As a company, the test team now works even more closely with the development team to be future-ready for new OS updates and development frameworks. My experiment has blossomed into a full blown practice area and we have incorporated mobile app testing into all our engagements.

The author is a Sr. Test Engineer at PopcornApps. His passion and initiative has led the company to develop a practice and we now have capability with a wide range of test tools available in the market place.
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Enterprise Mobility – the whole 9 yards

By Samvit Raina No comments »

Enterprise Mobility is a sexy term these days – Technology analysts, software companies, service providers and cloud providers are all using this term. It is rare to see the hype not living up to the reality but, in this space reality is far exceeding the hype.

While there are a lot of people talking about Enterprise Mobility, views on what this space stands for are in silos; Some think Enterprise Mobility to be overly relevant to BYOD, others feel it has a lot to do with security on mobile devices used within the enterprise, and yet some others feel it relates to employee access to enterprise applications through their smartphone or tablet. At PopcornApps, we believe Enterprise Mobility is all of this and then some!

Our definition of mobility in the enterprise

Deploying enterprise process(es) on a secure and reliable mobile channel accessible to employees, customers and/or partners, enabled through a app or browser without the need for the user to use anything else but their smartphone or a tablet device.

Based on this definition, we believe the enterprise mobility space encompasses Mobile App development, Security, Business process enablement, role based access, integration to enterprise and 3rd party applications, User Interface design, User Experience design, Analytics & Insights, integration to Device and App Management platforms, testing, and application deployment to public and private app stores.

Many aspects of what is considered traditional IT – enterprise software development, hardware/cloud infrastructure, APIs, integration buses, user security, SSO, load balancing, testing should be elements of a well thought through Enterprise Mobility initiative.

As might be evident, the mobility journey within an organization is not about one app, it is about a portfolio of applications which cater to various constituents and stakeholders. Following the key considerations listed above will help you realize the following:

Effective ROI Tracking

ROI for a mobility project should be looked at with the following criteria in mind:

  • Cost savings through use of the mobile app
  • Employee productivity enhancements through reduction in paper based processes, reduction in input errors and time savings on employee actions
  • Improved business metrics – sales conversions on campaigns, increase in revenue/profit, higher customer satisfaction

Analytics & Insights

We recommend building analytics into the apps – not only to track app usage and in-app user behavior but also capture business metrics. For e.g. time to complete a workflow/function, app function usage categorized by user/function. Analytics will provide you insights on improving key business metrics.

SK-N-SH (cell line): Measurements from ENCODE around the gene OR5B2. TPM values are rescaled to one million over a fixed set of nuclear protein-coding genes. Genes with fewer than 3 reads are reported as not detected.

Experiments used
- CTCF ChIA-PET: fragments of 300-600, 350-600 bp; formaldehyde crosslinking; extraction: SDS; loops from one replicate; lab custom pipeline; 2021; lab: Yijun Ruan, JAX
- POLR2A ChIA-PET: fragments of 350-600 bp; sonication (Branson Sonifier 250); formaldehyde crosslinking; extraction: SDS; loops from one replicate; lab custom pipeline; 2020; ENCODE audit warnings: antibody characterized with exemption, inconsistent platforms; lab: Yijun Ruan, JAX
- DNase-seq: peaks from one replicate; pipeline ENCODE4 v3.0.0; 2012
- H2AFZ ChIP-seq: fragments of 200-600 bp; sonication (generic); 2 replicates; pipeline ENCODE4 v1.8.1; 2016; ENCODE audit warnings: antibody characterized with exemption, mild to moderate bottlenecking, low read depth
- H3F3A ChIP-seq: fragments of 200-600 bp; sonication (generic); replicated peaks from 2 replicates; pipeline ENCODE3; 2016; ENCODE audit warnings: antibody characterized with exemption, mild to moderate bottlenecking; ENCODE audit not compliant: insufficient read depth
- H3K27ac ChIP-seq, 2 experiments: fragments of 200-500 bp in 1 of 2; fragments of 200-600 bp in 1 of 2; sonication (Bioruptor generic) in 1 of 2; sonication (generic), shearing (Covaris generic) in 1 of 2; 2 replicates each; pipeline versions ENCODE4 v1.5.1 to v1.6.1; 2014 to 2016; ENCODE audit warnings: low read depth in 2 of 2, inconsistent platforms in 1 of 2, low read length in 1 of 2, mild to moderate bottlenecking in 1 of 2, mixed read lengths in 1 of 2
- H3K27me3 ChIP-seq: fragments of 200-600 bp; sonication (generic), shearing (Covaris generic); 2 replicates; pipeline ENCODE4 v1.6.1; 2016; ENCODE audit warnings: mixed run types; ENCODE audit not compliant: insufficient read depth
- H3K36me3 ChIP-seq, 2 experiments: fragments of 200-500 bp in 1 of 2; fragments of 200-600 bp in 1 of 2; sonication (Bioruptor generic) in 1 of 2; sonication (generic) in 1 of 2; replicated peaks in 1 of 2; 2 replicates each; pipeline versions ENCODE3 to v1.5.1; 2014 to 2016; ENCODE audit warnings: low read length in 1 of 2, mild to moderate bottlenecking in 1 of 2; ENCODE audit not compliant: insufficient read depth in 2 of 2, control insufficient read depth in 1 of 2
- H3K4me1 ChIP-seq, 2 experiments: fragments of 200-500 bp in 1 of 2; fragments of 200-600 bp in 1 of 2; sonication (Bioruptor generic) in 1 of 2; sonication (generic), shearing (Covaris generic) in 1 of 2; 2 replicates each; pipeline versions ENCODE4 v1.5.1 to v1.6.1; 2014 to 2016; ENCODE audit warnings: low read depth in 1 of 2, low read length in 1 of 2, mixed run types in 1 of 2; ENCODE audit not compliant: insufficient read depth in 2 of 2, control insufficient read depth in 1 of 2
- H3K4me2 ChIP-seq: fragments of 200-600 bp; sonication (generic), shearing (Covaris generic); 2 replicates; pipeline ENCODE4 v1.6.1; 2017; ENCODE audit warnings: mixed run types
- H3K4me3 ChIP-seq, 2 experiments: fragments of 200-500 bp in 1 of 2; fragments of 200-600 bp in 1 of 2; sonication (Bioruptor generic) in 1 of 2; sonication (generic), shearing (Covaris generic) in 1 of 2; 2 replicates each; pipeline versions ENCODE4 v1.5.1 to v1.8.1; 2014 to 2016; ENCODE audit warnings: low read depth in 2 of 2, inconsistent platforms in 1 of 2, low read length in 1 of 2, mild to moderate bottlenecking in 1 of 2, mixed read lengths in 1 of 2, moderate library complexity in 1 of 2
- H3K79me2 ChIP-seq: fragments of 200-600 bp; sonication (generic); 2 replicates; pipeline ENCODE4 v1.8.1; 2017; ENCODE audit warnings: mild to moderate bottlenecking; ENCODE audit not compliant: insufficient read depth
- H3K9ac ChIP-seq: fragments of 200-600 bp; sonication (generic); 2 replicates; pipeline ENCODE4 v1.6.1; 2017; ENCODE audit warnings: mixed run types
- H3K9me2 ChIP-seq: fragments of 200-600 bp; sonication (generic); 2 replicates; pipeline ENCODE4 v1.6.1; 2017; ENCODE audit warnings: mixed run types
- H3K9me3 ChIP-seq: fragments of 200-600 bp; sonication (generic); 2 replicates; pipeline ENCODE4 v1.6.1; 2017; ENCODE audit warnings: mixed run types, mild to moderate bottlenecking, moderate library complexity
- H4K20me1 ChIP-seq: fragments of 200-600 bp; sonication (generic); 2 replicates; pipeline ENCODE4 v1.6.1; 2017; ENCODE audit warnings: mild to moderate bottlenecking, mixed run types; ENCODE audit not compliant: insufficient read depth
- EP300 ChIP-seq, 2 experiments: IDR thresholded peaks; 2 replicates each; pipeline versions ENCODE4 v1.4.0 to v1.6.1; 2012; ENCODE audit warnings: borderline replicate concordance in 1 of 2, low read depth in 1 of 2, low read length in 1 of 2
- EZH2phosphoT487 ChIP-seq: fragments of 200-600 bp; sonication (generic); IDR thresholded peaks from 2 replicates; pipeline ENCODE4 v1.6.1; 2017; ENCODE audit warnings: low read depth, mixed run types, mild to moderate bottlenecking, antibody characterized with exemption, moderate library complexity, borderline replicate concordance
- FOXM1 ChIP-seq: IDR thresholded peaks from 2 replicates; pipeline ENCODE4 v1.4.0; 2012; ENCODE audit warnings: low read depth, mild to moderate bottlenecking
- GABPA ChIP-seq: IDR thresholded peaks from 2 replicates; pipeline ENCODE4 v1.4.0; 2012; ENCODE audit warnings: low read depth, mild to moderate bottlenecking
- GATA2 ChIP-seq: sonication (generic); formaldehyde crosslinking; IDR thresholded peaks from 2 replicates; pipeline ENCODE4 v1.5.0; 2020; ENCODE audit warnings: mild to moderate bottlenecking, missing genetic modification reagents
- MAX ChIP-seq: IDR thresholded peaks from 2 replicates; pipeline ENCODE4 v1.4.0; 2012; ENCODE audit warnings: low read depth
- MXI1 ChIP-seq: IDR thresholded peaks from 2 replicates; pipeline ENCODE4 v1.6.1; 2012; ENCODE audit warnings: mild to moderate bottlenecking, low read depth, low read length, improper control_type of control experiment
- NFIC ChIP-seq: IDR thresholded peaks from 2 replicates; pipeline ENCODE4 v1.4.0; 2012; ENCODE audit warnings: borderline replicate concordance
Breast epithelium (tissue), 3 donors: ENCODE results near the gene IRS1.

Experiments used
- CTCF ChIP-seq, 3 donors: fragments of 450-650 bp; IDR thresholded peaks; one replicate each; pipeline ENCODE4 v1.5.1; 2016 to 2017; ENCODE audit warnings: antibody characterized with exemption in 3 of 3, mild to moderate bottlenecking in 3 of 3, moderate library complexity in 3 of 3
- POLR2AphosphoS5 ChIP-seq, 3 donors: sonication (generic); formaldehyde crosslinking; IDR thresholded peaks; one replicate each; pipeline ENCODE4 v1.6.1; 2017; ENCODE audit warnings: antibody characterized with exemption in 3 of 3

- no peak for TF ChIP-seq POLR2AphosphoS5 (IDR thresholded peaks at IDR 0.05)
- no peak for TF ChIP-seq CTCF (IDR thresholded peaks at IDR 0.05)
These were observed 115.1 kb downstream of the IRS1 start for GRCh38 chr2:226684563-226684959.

Not just one app

Mobility is here to stay and the change organizations have to embrace is ‘Think Mobile First’ and remember this is not about one app but likely an app portfolio.

Here is our holistic approach on deploying mobility solutions in your enterprise

 approach on deploying mobility solutions
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PopcornApps introduces smartMOBILE for Utilities

By Samvit Raina 1 comment »

At PopcornApps, our focus is on a few industry segments. For these industry segments, we build solutions to address a specific business objective or problem common to the industry. One of the segments in our focus area: Electric & Gas Utilities.

For Utility companies, we are proud to introduce our smartMOBILE for Utilities solution.  This solution provides 3 layers for a mobile application (Functional, Integration and Data), which work to deliver a comprehensive set of functionality to the customers’ smartphones.  For e.g. functions like ‘My Usage’, ‘Alerts & Notifications’, ‘Rate Plans & Goals’ are readily available to the customers. This solution allows for interactivity by enabling actionable alerts and notifications related to the customers’ usage patterns, outages or account related issues.

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Advanced Metering Infrastructure and in particular, Smart meters, have become change agents for the customer relationships of a Utility company.  Smart meter deployments have reached a critical mass and continue to grow globally.  Utility companies fully expect to leverage smart meters to roll out energy efficiency programs –  Presenting usage related analytics to their customers has been a good start.  Most Utilities provide rich data to the customers over a Self-Care or Account Management web portal.  This is accomplished through a “Pull” mechanism i.e. the customer has to login and review information on a periodic basis.

PopcornApps’ smartMOBILE for Utilities solution increases the level of engagement a Utility company has with its customers by providing a “Push” approach to information delivery and completing the functional loop with response notifications back from the customers.  Such a response could be used to enroll the customer in a Dynamic Rate plan, Change the Alert threshold or simply provide more information.

Once deployed, this solution will drive adoption of the mobile app, thereby allowing Utility companies to gain a better handle on usage patterns, generate customer and regional usage profile, and ultimately offer valuable input into generation.

Mobile OS Platforms rule – Apps must allow deeper OS Integration